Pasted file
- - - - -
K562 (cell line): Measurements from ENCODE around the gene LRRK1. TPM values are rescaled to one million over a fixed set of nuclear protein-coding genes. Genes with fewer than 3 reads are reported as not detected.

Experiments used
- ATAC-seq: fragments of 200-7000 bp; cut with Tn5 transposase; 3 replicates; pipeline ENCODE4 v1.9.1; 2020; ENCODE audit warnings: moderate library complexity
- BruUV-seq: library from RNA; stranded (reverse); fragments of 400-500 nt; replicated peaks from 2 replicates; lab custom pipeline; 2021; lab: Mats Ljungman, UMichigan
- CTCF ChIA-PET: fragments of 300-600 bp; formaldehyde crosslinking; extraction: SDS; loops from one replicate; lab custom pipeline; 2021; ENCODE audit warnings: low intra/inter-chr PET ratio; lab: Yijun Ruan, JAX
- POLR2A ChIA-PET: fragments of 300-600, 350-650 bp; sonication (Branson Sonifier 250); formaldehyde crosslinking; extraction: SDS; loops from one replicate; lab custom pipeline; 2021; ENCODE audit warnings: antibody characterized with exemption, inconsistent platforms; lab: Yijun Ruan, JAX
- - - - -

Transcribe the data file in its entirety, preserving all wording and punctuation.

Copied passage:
K562 (cell line): Measurements from ENCODE around the gene LRRK1. TPM values are rescaled to one million over a fixed set of nuclear protein-coding genes. Genes with fewer than 3 reads are reported as not detected.

Experiments used
- ATAC-seq: fragments of 200-7000 bp; cut with Tn5 transposase; 3 replicates; pipeline ENCODE4 v1.9.1; 2020; ENCODE audit warnings: moderate library complexity
- BruUV-seq: library from RNA; stranded (reverse); fragments of 400-500 nt; replicated peaks from 2 replicates; lab custom pipeline; 2021; lab: Mats Ljungman, UMichigan
- CTCF ChIA-PET: fragments of 300-600 bp; formaldehyde crosslinking; extraction: SDS; loops from one replicate; lab custom pipeline; 2021; ENCODE audit warnings: low intra/inter-chr PET ratio; lab: Yijun Ruan, JAX
- POLR2A ChIA-PET: fragments of 300-600, 350-650 bp; sonication (Branson Sonifier 250); formaldehyde crosslinking; extraction: SDS; loops from one replicate; lab custom pipeline; 2021; ENCODE audit warnings: antibody characterized with exemption, inconsistent platforms; lab: Yijun Ruan, JAX